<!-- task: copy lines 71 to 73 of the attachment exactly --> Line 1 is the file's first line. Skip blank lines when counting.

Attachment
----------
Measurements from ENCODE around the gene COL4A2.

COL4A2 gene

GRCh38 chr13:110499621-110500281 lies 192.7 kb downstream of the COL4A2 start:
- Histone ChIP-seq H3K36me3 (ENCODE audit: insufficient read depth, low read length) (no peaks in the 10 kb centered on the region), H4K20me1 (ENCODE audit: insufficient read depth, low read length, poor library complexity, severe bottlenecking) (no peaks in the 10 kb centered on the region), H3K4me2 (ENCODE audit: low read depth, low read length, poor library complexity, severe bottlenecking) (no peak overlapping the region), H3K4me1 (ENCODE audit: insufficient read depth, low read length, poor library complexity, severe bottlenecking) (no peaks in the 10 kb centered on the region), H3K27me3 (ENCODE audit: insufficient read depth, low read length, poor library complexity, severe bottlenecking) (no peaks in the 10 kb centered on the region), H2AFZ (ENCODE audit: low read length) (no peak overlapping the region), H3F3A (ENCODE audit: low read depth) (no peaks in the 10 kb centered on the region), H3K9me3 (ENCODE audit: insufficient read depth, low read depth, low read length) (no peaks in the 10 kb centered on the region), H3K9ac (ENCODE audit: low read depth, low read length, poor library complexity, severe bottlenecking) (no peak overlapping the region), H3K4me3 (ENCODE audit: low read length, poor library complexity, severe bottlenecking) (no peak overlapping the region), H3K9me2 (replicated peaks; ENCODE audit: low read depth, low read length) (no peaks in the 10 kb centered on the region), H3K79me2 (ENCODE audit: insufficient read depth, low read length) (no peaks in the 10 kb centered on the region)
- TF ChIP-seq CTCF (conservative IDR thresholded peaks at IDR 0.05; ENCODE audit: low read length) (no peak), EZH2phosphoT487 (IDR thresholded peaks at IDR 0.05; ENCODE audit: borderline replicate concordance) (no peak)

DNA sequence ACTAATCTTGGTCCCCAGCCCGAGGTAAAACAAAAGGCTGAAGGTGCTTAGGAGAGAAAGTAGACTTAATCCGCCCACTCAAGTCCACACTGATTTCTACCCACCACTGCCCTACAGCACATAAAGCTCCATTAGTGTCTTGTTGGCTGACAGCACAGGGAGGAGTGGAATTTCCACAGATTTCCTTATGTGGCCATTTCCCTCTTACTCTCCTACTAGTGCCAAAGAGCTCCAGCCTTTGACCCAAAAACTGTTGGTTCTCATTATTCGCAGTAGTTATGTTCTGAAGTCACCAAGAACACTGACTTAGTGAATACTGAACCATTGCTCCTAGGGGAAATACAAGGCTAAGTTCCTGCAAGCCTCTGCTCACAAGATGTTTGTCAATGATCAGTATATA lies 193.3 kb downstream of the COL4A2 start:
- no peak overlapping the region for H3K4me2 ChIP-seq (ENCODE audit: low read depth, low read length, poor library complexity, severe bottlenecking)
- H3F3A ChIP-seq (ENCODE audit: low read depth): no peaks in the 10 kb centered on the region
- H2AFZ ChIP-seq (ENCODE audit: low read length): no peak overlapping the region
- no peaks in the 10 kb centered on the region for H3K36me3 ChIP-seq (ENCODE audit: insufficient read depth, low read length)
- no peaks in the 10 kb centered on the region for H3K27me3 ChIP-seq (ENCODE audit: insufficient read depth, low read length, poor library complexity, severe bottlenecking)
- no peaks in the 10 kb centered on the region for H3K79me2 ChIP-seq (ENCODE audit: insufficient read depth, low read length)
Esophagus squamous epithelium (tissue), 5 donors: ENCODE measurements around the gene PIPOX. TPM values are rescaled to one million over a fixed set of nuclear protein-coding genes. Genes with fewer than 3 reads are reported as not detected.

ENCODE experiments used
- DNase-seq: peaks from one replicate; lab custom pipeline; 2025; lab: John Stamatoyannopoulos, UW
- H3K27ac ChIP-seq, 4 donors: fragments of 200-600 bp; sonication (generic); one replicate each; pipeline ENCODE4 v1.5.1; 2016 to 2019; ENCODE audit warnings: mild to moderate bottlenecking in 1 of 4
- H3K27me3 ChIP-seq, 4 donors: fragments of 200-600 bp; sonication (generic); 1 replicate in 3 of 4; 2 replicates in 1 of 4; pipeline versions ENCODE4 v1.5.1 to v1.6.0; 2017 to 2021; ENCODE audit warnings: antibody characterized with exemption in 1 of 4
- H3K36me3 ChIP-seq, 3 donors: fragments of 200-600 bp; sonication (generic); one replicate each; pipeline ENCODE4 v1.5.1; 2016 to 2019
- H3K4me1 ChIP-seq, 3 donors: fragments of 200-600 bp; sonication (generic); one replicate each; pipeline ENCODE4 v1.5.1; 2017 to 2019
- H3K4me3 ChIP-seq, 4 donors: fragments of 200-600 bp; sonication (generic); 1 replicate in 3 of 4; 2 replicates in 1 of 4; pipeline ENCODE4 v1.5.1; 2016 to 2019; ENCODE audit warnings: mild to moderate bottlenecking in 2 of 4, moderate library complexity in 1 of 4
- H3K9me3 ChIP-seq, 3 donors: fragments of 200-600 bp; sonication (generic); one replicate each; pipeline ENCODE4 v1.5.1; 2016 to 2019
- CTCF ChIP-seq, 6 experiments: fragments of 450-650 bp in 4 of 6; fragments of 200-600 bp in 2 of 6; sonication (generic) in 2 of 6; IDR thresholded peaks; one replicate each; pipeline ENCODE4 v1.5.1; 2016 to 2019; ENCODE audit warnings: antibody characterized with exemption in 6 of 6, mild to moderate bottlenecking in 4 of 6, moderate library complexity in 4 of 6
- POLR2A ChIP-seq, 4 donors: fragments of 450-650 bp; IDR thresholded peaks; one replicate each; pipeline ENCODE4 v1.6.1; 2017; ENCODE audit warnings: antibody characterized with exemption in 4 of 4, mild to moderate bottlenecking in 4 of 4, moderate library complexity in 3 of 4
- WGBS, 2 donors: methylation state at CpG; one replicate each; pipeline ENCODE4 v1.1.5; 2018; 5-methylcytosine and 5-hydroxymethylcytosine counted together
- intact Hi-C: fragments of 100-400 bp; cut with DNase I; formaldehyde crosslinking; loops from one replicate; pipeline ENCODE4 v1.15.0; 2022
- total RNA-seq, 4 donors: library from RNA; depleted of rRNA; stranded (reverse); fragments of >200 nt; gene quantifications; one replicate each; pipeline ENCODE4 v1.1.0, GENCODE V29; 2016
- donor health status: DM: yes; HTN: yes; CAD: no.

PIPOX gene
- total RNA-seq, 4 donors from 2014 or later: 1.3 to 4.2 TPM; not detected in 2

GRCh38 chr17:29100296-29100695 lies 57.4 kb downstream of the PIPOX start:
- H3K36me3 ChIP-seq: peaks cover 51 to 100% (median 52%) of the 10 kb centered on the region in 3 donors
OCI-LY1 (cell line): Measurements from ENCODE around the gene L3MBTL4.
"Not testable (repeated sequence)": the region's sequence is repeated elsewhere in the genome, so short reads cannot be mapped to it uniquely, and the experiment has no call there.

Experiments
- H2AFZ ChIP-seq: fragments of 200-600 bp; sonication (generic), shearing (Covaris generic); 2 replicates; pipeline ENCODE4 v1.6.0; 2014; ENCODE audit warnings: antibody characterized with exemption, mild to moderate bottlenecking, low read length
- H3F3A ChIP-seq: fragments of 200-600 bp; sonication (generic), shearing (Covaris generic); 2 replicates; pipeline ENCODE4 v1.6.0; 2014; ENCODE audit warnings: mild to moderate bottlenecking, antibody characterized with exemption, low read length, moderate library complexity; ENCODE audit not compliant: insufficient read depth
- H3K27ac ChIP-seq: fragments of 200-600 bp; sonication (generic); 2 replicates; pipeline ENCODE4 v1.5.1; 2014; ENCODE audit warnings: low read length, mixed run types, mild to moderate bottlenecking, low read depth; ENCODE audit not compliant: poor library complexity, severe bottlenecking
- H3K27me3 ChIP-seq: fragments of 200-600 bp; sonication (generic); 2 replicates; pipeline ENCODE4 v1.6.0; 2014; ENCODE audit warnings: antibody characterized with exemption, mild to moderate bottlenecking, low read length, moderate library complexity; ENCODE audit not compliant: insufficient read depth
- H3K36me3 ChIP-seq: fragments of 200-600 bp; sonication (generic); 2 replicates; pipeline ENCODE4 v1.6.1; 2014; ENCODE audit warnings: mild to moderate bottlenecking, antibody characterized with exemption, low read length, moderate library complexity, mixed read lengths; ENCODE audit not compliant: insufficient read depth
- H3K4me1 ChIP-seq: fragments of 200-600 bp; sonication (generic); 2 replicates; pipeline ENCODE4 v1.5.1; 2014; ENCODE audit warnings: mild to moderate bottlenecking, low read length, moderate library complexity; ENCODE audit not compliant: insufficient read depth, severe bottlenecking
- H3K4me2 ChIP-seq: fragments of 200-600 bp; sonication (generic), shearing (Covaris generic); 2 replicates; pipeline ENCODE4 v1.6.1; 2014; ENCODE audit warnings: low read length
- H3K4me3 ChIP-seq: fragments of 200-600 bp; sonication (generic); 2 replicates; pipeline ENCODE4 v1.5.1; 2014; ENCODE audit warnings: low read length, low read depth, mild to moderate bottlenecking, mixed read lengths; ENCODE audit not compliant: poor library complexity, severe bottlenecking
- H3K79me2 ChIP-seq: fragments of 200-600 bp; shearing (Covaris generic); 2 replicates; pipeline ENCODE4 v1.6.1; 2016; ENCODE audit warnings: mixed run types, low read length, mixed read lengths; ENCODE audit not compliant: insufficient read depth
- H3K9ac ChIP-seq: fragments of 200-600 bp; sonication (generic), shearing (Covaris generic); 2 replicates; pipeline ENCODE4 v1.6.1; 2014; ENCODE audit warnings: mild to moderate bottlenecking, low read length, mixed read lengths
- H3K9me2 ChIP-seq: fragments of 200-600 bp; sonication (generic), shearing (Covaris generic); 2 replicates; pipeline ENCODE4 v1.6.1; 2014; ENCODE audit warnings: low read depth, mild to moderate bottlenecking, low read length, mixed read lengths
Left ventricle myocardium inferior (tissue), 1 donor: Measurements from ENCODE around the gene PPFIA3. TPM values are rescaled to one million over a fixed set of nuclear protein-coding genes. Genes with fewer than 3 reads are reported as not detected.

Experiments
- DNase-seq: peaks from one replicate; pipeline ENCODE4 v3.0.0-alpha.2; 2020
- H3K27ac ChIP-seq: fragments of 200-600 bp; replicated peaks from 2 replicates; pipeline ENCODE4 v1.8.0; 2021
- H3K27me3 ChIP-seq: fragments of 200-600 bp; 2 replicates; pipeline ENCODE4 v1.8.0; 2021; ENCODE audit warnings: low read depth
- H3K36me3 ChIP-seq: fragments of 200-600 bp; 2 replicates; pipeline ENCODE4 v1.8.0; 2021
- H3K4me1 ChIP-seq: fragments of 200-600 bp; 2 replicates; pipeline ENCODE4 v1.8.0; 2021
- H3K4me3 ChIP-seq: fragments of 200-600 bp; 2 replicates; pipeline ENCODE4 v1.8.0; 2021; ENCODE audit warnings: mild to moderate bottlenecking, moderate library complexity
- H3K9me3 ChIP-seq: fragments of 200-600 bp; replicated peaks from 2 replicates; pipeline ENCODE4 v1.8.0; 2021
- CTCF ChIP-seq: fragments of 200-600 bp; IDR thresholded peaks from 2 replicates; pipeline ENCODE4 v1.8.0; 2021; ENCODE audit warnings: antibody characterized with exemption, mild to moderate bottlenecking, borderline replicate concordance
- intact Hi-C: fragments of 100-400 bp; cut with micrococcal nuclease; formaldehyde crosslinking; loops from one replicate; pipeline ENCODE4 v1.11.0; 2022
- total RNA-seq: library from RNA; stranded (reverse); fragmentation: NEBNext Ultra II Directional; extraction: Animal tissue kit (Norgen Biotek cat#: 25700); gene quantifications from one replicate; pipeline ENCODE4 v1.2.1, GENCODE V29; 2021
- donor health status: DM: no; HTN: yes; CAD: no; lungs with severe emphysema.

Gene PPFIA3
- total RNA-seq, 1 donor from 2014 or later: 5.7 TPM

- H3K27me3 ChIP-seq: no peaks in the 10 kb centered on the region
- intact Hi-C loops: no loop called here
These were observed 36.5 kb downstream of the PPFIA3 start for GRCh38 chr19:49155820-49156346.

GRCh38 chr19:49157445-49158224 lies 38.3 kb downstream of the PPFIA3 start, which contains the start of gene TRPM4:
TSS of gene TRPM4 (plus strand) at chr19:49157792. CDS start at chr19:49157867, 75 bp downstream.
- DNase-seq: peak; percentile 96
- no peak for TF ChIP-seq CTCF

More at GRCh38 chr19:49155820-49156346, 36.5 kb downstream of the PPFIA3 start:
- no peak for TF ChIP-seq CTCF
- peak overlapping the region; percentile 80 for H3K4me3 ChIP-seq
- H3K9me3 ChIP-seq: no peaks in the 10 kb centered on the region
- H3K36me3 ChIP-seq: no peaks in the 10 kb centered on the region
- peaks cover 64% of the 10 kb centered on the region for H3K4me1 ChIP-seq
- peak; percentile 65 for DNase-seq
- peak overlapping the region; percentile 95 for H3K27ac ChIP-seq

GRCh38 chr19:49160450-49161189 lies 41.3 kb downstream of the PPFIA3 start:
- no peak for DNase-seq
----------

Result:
- H3K9me3 ChIP-seq: no peaks in the 10 kb centered on the region
- H3K36me3 ChIP-seq: no peaks in the 10 kb centered on the region
- peaks cover 64% of the 10 kb centered on the region for H3K4me1 ChIP-seq